Cleta Deatherage Mitchell: Everyone should run, and why smaller districts are better

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Earlier this week, in my entry about the passing of Twyla Mason Gray, I mentioned the fascinating collection of interviews from 2007 that makes up the OSU Women of the Oklahoma Legislature oral history project.

Cleta Deatherage Mitchell represented Norman in the State House of Representatives as a Democrat from 1976 to 1984, during which time she rose to the chairmanship of the appropriations and budget committee. Nowadays she's a Washington, D. C., attorney, a member of the National Rifle Association board, chairman of the American Conservative Union Foundation, and president of the National Republican Lawyers Association. She began working on national issues with her advocacy and legal defense of term limits. Her law practice focuses on election law and lobbying and ethics laws.

As you can see in the following quotes, Mitchell believes that politics should not be run by a professional class, but by ordinary citizens, taking time out to serve their fellow citizens.

In the interview, Mitchell also explains why smaller districts are a good thing, a timely reminder as some of our legislators are toying with the idea of fewer legislators and as Tulsa voters face a ballot initiative that would add three members elected at-large (citywide) to our City Council. (Emphasis added.)

I recommend everybody run for office. I really think everybody ought to serve. I really think it is a bad thing that we've come to this professionalization of politics because that isn't what this country was founded on. This idea--to have a really representative government, you have to have a system that allows people to take turns and go and spend a tour of duty in a legislative body or a city council or a planning commission or a school board. Those are the people who, in my view, really deserve the credit because those are generally volunteer positions. I decided I didn't want any part of people trying to get me to run for the Norman City Council. I said, "Do I want people calling me in the middle of the night because there's a dead dog in their street? No, I don't think so."

Frankly my remedy for the cost of congressional campaigns is that one of the things we ought to do is to triple the size of the U.S. House of Representatives. It's not written in the Constitution that we have 435. They used to increase them. Cut the district sizes by two-thirds so people can get to know and do those grass roots door-to-door campaigns. I mean, that was such an important part of my learning process to become a legislator was the campaign. I would bring home zinnia seeds and watermelons and people would give me money--twenty bucks and, I mean--"Come back and get some of this squash from my garden," and I talked to people. My, campaign staff, my volunteers would say, "You are the slowest canvasser." Well, that's true because I really talked to people, and I really learned from them and listened to them. It's not easy for candidates to do that, running for Congress or the U.S. Senate now because it's all television. It's fundraising and television and they don't re-draw the state boundaries every ten years so Senators actually do have to maintain the boundaries. But for House members I really think that we've lost something in the retail politics that I think we could get back if we changed the system some.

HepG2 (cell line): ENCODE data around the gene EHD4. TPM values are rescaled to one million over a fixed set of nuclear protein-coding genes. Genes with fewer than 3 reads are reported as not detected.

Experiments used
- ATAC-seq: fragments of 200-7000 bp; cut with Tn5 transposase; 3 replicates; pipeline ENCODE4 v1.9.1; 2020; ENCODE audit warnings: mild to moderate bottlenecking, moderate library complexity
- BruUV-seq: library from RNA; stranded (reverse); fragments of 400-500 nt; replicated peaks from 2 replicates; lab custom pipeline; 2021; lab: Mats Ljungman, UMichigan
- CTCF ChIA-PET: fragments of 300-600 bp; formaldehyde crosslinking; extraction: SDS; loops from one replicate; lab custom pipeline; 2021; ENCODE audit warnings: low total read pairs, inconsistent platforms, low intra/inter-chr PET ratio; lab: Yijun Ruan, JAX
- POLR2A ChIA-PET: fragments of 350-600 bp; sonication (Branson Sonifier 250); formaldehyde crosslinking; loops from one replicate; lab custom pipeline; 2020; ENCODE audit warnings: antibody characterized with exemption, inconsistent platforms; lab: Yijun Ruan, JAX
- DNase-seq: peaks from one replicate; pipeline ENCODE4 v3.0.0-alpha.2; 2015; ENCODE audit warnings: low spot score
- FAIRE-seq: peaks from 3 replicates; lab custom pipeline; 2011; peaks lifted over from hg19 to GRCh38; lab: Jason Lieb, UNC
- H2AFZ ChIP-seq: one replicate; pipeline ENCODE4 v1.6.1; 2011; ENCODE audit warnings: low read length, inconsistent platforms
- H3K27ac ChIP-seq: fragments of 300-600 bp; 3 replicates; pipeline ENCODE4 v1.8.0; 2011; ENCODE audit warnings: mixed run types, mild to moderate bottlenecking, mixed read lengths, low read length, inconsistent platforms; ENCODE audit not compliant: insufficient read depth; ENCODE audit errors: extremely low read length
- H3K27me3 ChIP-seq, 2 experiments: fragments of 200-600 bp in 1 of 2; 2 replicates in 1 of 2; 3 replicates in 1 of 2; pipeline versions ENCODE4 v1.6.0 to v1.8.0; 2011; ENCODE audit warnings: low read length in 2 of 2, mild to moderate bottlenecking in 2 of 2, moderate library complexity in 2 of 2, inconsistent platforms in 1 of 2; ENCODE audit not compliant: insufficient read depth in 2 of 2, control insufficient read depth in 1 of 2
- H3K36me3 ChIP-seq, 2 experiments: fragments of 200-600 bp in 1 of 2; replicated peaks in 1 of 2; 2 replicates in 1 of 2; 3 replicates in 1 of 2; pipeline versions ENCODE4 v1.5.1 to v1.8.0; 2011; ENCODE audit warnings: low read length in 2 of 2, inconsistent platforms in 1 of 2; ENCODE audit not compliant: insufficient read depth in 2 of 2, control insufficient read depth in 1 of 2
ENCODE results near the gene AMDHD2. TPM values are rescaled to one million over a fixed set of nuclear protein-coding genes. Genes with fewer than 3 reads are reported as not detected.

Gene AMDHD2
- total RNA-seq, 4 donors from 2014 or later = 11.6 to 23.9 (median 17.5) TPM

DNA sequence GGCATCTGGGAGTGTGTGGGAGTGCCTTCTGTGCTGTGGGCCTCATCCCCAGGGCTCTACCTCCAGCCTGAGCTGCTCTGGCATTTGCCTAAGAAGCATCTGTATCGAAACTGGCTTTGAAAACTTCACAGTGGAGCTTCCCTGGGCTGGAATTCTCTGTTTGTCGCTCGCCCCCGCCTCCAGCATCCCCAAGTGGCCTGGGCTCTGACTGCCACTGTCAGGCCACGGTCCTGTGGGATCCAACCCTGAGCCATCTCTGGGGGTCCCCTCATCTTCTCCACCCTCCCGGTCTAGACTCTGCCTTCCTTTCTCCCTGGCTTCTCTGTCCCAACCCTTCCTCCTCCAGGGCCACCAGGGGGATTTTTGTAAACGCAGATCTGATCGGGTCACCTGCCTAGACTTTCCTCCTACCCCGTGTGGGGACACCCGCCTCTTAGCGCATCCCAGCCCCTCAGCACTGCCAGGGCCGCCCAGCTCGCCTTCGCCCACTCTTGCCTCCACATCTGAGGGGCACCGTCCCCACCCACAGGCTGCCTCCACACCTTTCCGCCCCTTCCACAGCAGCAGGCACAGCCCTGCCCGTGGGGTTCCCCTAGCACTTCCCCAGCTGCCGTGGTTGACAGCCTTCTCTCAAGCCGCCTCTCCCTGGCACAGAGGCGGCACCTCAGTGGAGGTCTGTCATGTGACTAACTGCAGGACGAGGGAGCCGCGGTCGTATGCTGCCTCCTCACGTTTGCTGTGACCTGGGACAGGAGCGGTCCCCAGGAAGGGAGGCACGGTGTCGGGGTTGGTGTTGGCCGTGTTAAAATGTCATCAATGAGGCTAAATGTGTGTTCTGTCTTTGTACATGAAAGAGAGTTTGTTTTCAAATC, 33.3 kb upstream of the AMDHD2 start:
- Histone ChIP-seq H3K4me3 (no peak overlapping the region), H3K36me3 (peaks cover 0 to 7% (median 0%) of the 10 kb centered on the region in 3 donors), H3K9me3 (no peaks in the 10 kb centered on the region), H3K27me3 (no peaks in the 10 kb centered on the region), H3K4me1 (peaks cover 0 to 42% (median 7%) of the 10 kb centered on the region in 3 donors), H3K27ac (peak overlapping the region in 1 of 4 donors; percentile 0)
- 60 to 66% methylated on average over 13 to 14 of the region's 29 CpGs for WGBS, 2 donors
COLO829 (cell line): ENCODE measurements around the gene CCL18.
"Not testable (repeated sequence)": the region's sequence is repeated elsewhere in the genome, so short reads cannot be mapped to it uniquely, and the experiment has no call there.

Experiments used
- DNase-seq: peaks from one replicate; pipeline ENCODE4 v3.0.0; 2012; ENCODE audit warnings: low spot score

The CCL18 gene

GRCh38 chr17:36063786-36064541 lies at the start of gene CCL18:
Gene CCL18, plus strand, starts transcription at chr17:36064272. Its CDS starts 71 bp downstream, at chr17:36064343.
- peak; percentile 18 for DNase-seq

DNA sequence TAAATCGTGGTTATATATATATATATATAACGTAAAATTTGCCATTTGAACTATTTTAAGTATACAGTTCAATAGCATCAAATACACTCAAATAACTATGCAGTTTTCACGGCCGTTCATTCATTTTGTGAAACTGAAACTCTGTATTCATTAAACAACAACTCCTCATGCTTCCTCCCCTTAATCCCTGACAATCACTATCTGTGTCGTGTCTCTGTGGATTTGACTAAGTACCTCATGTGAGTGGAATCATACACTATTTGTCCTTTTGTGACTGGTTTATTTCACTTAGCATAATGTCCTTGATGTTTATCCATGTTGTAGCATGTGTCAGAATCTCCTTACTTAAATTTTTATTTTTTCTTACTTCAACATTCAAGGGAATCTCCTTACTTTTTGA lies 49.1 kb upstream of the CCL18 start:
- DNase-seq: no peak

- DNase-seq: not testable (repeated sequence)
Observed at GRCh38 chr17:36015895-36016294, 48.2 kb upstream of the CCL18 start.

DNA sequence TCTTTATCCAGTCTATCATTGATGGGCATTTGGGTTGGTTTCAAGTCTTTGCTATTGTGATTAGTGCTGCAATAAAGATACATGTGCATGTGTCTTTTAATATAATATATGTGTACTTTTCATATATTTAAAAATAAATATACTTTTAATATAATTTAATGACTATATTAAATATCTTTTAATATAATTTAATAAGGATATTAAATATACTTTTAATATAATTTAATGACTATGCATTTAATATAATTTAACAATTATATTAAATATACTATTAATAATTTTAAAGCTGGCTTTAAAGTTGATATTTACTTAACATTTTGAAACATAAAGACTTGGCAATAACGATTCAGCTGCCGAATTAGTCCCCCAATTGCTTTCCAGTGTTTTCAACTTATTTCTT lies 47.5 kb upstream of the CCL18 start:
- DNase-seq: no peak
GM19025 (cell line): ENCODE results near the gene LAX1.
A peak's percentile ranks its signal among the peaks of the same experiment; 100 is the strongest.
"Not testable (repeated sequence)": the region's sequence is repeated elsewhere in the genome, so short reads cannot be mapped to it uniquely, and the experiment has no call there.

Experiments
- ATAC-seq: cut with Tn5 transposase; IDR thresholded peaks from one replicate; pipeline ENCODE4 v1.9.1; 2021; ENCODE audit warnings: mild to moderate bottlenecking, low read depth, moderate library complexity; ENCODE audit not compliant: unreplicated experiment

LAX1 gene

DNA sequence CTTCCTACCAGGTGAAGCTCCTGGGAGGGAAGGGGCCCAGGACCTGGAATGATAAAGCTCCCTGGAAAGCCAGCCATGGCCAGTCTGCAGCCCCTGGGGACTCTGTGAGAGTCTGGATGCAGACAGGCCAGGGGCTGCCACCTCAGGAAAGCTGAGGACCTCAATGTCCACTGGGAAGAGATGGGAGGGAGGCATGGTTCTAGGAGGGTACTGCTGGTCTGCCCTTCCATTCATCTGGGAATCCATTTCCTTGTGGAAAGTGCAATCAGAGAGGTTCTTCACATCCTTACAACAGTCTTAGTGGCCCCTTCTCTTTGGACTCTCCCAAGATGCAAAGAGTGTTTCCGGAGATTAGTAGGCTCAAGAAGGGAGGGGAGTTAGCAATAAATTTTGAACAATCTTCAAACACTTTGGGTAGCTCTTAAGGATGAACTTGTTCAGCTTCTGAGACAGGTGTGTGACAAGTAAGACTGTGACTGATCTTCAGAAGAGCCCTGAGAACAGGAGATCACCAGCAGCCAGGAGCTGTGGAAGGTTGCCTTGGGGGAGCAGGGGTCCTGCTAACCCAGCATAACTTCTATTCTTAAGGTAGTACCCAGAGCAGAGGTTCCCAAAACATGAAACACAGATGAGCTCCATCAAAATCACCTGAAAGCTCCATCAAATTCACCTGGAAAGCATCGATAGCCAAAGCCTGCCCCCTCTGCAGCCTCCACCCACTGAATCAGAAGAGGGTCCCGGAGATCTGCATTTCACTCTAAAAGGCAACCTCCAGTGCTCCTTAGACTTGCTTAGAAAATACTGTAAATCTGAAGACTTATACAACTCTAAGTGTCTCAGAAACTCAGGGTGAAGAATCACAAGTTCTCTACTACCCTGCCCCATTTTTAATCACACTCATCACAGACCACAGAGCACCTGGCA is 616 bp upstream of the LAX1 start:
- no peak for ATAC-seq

I think everybody ought to do it, and I think people who think they're not qualified--women always say they're not qualified. That's the first thing they always say. They're not qualified. And I say, "Well, if you don't think you're qualified, then you just need to do what I did. Go sit in the gallery. Go listen. Turn on C-SPAN. You know, watch the local access channel. Watch your city council, and if you think you're not qualified, you are just not paying attention."...

Women always think, "Well, I need to go get another degree or I need to get another course." And I always say, "One more piece of paper is not what you need. You just need to know that you know what you know and you bring what you know to the table. And in a representative government, that's what we're supposed to have....

Listen more than you talk. Take care of the home folks. And work, work, work.

As you'll read in the transcript of the interview, Mitchell was instrumental in the Open Meetings Act, the restoration of the State Capitol building, an end to unrecorded votes in the legislature (the "Committee of the Whole"), the computerization of voter records, the redirection of state sales tax receipts from being earmarked for Lloyd Rader's welfare empire to the general fund under the legislature's control, and "displaced homemaker" training programs at the state's VoTech schools.

MORE:

Cleta Mitchell in the Daily Caller: Setting the record straight on voter ID laws

Back in February, RedState's Erick Erickson defended Mitchell for her devotion to the conservative cause, contrasted with her detractors' in GOProud and their support for left-wing groups and causes.

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This page contains a single entry by Michael Bates published on October 7, 2011 11:49 PM.

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